The First Congress

A review of The First Congress: How James Madison, George Washington, and a Group of Extraordinary Men Invented the Government (Simon and Schuster, 2016) by Fergus Bordewich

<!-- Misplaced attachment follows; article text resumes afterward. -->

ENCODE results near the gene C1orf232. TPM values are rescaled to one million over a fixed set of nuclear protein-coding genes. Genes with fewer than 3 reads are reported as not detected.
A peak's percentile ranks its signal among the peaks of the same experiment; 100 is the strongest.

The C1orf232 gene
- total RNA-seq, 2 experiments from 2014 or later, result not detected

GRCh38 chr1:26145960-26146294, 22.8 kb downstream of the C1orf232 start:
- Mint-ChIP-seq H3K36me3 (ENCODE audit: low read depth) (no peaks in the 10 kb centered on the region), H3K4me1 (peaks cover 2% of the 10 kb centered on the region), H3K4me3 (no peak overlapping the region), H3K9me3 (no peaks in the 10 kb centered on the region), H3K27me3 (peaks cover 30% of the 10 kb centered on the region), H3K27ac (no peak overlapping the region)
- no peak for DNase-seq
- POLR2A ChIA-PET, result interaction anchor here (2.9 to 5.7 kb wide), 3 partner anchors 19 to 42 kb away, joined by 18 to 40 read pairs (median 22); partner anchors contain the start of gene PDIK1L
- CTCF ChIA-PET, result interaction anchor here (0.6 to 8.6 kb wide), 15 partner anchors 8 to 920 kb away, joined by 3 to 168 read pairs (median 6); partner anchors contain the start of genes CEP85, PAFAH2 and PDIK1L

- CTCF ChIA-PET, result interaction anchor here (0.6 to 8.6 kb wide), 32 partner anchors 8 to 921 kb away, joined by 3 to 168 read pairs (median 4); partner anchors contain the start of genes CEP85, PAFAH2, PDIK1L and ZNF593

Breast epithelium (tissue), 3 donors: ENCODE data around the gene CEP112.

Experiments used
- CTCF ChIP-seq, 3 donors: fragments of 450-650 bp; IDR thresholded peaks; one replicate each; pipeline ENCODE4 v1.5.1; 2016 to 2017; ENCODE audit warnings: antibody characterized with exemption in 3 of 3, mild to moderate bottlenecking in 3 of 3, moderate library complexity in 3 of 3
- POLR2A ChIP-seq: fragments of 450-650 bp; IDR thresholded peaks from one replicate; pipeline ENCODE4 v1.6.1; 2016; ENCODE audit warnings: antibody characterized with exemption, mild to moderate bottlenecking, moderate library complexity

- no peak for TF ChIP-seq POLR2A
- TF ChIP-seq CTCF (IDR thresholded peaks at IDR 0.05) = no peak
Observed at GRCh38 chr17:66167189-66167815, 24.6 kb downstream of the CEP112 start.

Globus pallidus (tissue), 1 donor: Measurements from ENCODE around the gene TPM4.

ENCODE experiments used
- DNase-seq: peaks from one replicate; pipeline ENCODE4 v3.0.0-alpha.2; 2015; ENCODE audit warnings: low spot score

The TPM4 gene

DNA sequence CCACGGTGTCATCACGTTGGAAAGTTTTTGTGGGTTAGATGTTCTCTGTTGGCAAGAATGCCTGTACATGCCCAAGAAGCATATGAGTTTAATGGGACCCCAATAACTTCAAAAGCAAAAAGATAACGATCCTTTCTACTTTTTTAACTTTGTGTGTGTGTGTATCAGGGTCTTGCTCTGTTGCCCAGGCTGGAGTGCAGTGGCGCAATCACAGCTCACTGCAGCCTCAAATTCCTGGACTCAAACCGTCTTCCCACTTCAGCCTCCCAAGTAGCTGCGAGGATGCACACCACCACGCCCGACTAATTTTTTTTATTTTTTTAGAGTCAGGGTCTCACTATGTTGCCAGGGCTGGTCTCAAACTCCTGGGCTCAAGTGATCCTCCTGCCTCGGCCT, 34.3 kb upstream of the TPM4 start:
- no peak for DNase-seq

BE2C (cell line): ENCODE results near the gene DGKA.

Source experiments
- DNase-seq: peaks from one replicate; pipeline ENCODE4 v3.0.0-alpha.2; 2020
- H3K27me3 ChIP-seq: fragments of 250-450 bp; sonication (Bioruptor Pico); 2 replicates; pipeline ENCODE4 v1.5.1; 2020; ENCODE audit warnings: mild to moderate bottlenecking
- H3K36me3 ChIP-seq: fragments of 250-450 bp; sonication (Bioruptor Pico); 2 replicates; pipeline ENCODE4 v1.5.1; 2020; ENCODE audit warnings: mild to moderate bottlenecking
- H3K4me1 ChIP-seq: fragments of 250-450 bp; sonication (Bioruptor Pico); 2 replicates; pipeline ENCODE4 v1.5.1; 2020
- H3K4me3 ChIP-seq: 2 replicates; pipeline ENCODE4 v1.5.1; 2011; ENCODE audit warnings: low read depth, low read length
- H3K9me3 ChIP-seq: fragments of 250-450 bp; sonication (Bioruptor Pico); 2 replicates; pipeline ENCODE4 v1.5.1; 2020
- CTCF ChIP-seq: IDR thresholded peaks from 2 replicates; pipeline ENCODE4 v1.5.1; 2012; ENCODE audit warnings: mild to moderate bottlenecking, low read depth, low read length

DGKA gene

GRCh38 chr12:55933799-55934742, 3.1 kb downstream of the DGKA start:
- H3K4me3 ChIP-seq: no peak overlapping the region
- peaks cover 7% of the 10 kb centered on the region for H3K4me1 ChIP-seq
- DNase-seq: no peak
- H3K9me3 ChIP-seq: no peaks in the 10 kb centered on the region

Amateur historians usually write excellent histories. Left unshackled by the latest groupthink of the academy, these historians tend to be independent thinkers and more importantly better writers than their professional counterparts. Shelby Foote used to implore historians to learn to write better. After all, our job is to influence the public, to “interest it intelligently in the past” as G. M. Trevelyan wrote. Popular histories tend to accomplish this needed and worthwhile goal. Most Americans gather their historical knowledge from the amateurs, but when the amateur lacks a comprehensive understanding of the past or has so ingested the propaganda and dogma of his age that his writing suffers from countless mistakes, it brings to mind Polybius’s question, “But if we knowingly write what is false whether for the sake of our country or our friends, or just to be pleasant, what difference is there between us and hack writers?” Fergus Bordewich fits that last description.